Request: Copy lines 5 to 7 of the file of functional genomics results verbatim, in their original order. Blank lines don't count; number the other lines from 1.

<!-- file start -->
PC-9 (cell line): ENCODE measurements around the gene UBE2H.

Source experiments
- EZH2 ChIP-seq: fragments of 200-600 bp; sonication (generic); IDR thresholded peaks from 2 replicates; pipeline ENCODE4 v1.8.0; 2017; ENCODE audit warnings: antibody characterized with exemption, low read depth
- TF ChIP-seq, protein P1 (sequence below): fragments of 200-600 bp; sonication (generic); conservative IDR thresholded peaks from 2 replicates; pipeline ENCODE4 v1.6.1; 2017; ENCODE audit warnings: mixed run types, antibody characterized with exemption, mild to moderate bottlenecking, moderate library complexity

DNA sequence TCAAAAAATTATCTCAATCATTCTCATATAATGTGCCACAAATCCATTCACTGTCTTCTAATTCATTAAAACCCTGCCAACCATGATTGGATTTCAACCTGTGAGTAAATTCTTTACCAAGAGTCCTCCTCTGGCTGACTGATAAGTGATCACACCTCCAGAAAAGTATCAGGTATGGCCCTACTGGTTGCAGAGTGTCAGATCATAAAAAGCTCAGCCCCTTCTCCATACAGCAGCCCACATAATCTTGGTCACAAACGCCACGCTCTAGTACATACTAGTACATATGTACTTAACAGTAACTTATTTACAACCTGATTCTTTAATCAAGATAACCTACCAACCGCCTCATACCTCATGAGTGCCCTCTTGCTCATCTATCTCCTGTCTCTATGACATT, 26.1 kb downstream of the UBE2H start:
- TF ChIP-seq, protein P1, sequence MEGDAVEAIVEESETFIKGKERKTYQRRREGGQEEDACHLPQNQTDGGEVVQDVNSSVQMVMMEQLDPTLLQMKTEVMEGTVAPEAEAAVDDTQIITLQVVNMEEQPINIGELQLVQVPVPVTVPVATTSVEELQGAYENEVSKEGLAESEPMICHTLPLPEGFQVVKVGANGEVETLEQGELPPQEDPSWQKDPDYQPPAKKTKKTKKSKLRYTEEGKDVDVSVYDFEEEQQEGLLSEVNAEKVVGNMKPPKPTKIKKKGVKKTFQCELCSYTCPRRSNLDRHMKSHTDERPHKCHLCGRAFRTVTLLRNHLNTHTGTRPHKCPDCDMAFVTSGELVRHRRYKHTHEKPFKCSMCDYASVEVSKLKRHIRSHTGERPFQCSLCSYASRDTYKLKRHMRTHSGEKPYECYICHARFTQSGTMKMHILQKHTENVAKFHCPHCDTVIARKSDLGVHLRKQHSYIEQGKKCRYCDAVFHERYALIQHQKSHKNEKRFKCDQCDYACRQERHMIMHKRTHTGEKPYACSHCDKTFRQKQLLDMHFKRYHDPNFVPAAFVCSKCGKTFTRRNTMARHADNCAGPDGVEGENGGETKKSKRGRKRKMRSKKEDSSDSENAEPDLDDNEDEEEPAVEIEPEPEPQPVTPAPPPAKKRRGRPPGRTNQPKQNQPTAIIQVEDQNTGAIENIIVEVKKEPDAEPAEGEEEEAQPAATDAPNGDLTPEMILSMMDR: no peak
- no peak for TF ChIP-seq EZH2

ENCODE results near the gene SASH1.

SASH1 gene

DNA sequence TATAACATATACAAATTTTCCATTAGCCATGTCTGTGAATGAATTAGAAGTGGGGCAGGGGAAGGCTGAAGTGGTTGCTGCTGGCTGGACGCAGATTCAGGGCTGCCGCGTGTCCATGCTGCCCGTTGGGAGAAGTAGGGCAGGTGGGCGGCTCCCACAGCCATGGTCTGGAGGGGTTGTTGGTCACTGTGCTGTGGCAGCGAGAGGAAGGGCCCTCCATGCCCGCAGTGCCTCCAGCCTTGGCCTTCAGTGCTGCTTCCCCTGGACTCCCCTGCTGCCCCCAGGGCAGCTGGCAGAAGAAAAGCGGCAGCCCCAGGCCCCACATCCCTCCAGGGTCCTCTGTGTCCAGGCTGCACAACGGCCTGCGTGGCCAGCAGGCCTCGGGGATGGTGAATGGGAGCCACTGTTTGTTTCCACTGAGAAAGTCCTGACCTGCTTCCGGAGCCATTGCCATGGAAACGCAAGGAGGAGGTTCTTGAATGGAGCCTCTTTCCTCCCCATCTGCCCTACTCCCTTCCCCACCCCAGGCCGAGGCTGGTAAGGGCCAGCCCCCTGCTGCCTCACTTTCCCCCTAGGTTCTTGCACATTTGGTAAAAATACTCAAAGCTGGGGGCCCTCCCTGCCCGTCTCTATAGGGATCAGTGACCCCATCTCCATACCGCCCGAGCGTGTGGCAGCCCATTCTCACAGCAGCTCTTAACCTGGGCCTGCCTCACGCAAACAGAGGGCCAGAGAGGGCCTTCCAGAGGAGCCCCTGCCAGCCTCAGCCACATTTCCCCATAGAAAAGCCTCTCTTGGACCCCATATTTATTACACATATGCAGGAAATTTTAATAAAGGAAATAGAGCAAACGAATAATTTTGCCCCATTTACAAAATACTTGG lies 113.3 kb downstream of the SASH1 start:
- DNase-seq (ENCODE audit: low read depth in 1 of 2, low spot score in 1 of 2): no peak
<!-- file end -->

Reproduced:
DNA sequence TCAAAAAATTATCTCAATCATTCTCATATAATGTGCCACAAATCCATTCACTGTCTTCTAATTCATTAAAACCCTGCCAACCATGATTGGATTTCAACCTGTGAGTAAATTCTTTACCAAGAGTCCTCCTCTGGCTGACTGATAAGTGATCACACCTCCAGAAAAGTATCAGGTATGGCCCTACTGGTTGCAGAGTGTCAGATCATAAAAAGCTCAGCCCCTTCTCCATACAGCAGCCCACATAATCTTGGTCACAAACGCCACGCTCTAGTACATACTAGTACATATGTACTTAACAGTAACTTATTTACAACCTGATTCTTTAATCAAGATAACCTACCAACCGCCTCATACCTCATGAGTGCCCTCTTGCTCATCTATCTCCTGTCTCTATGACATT, 26.1 kb downstream of the UBE2H start:
- TF ChIP-seq, protein P1, sequence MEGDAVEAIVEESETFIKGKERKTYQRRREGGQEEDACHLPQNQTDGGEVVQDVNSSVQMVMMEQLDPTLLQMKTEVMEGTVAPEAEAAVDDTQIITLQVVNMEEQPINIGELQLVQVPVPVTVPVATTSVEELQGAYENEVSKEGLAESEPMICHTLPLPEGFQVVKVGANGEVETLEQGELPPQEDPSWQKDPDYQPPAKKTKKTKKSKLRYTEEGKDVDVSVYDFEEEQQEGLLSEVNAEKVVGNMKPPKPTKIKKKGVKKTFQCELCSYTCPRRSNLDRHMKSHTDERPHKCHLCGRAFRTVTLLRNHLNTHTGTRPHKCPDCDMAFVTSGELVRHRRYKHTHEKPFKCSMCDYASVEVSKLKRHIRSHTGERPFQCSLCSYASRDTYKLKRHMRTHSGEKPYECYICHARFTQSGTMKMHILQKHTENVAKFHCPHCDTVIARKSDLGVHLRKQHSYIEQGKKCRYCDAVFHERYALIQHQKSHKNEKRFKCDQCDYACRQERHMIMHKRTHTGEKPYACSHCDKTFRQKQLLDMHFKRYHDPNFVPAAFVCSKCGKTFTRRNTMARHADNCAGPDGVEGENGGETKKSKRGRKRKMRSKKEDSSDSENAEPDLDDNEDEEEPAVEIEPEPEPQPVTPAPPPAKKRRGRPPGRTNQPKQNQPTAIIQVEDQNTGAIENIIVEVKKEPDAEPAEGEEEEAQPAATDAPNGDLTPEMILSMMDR: no peak
- no peak for TF ChIP-seq EZH2